A Geek With Guns

Chronicling the depravities of the State.

Politics, the Art of Force

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Anybody who has been reading this blog for more then a day has probably come to the conclusion that I hate politics. Politics, to me, is nothing more than a sick amusement. When politicians explain their next plan to fuck us over I just sit back, laugh, and try to let people know what the ruling party of this country are doing. We may not be able to avoid getting screwed but it’s still nice to know how we’re going to get screwed.

While politics is nothing more than a sick for of amusement for me it’s worth analyzing what politics really is. Politics is nothing more than a socially acceptable way to force people into doing what you want them to. Going up to somebody, putting a gun to their head, and demanding they dance like a trained monkey is generally frowned upon; but if you run for office, get elected, and pass a bill that legally requires people to dance like trained monkeys that’s perfectly acceptable. Every legislative initiative ultimately boils down to this: one side wants to force the other side to comply with a list of demands.

Nowhere is this more apparently than political conventions. I’ve already written two rants about the basic political organizing unit (BPOU) convention I attended last week but I feel a point needs to be driven home. At that convention I was surrounded by the most disgusting, vile, and monstrous people in existence. These people claimed to be there for the good of the country but ultimately they were there to force the country to obey one or more demands. Some people were there hoping to raise support for the upcoming vote to ban gay marriage in Minnesota. Others wanted to push for war with Iran. Many attendees wanted to push for laws that would make abortion in all forms illegal. There were even individuals who wanted to advocate for laws that would ban all gambling in Minnesota.

What every one of those individuals have in common is a desire to use the state’s gun to force people to comply with their ideals. Then you have the politicians, the people who are no longer content with forcing people through indirect means and have opted for more direct means. Political conventions really shed light on the political process, politicians show up and tell the crowd how what they will force people to do and the crowd bases their vote on those promises of force. If you want to stop gay marriage you vote for the politicians promising to prohibit gay marriage. Those who want to force people into sobriety can vote for the politician who promises to force sobriety through stronger punishments for drug use. Convention are where the monster meet. Those unwilling to directly force other into obedience can elect those who are willing to directly force others into obedience. It almost causes me to vomit thinking about it.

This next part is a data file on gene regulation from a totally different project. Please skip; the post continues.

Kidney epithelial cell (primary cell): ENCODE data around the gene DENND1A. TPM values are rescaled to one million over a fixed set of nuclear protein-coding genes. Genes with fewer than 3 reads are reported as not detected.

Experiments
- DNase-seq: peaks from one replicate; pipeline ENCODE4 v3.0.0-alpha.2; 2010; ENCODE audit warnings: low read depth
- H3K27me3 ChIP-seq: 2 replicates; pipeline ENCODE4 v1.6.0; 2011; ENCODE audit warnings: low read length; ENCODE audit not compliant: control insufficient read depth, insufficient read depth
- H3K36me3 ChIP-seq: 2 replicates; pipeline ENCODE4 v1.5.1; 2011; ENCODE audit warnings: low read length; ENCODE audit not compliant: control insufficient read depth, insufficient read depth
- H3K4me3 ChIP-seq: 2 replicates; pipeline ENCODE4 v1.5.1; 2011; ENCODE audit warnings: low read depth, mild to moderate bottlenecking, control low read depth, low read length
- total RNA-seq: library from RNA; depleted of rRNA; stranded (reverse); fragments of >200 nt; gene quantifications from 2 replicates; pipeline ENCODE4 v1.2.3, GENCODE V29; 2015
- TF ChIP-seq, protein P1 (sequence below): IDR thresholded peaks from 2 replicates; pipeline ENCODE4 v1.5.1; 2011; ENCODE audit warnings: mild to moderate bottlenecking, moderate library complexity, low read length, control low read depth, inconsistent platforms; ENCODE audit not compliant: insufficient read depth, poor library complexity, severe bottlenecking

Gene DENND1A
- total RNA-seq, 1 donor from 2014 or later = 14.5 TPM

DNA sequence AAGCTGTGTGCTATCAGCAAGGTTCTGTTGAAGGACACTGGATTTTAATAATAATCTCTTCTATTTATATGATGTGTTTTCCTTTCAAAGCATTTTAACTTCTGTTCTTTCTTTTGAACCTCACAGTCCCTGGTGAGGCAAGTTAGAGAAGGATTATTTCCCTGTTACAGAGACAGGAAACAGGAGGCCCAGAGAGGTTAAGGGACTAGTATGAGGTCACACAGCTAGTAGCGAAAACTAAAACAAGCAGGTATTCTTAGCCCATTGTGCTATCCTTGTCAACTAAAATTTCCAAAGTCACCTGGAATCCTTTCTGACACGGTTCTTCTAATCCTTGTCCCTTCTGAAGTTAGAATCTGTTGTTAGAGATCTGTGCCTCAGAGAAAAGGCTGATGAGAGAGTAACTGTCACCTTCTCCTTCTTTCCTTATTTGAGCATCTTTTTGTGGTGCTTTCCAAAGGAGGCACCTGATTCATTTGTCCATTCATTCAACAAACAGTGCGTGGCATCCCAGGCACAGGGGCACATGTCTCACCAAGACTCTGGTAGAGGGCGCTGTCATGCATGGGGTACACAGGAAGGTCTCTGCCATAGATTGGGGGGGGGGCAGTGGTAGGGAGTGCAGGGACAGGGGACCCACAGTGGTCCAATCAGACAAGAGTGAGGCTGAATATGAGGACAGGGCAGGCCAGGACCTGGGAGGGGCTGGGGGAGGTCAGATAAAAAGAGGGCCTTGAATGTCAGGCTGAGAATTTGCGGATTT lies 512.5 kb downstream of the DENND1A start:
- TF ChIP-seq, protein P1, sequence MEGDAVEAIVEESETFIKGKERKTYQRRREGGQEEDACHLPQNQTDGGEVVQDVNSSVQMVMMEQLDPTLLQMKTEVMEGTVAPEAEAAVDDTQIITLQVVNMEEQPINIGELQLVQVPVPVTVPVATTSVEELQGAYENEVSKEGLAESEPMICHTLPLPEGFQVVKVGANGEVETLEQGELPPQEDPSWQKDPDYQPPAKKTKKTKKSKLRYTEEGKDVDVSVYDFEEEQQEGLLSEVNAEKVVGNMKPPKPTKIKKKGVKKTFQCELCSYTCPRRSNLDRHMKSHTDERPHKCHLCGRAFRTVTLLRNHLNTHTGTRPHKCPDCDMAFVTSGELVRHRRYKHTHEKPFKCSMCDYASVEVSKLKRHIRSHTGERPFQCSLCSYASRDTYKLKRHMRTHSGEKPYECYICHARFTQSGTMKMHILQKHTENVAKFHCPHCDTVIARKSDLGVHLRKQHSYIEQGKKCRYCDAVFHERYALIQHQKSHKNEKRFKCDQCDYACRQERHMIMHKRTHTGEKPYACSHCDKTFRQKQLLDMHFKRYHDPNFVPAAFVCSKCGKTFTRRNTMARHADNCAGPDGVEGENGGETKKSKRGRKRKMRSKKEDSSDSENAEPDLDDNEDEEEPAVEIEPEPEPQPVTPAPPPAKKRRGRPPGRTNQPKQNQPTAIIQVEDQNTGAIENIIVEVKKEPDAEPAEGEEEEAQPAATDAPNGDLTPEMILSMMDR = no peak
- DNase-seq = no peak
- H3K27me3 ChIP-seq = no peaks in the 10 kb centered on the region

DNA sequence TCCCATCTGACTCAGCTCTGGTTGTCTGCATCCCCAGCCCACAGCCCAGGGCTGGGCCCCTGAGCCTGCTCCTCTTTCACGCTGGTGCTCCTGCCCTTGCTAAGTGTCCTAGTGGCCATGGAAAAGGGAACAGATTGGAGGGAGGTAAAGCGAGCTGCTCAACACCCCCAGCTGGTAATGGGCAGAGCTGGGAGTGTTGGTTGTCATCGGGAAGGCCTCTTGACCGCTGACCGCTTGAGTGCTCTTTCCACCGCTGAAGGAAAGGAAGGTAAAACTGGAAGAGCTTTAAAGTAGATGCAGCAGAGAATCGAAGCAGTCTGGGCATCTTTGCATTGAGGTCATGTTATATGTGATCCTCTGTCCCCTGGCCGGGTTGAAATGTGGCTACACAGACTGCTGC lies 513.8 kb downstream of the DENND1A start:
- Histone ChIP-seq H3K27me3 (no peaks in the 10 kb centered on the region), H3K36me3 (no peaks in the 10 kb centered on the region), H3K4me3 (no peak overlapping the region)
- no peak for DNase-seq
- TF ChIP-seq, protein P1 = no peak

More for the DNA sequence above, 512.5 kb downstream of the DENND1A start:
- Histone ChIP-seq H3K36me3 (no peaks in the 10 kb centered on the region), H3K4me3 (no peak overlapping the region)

Politics is disgusting. It requires a devious mind in order to counter other people who oppose your desires. Underhanded trickery and schemes are de facto strategies at political conventions because power hungry monsters known only force but also wish to avoid being forced into a course of action. Eventually everybody who plays the political game gets burned by an opponent who is more devious and cunning. Decisions are never based on mutually agreeable terms because those who end up being affected have no say in the matter.

Libertarians suck at politics because we have no interest in controlling the actions of others. I have no interest in running your life so I’m ineffective when it comes to politics. Political deals can’t be brokered when you have nothing to offer. In order to make a political exchange one must have something to offer in the realm of force. For example, if one wanted a candidate to ban drug usage they may accept a law banning gay marriage as well. A politician who wants to ban gay marriage may be willing to support bans on drug usage if it means the advocates will provide votes. Basically one trades their form a tyranny for another’s form of tyranny.

The political ineffectiveness of libertarians isn’t due to apathy or laziness, it’s due to the fact that we have no tyranny to offer and therefore we have no effective means of making political deals. It always confuses me when people criticize libertarians based on our ineffectiveness at politics. People don’t seem to understand that our ineffectiveness derives from our beliefs in personal liberty, we have no interest in running the lives of others. Our ineffectiveness actually demonstrates our ideology better than any book, speech, or movie could. In the world of coercion we simply shrug our shoulders, tell everybody to run their own lives, and dabble in politics only as a means of self-defense (in general we are only interested in limited how screwed we’re going to get).

The people who worry me are those who are good a politics. Being good an manipulating others into supporting force is not something to be looked upon favorably. When somebody says the Republican Party is better than the Libertarian Party because the Republican Party actually gets people elected they’re actually saying the Republican Party is better at negotiating with force. Republican candidates can offer up ways they desire to force others, libertarians can not. A Republican candidate can say he’ll support another’s desire to enforce sobriety but wants the ability to stop people from gambling if elected. Such an ability should never be considered a merit. Politics is the art of force and being good at it should be seen as monstrous.

Written by Christopher Burg

April 4th, 2012 at 10:00 am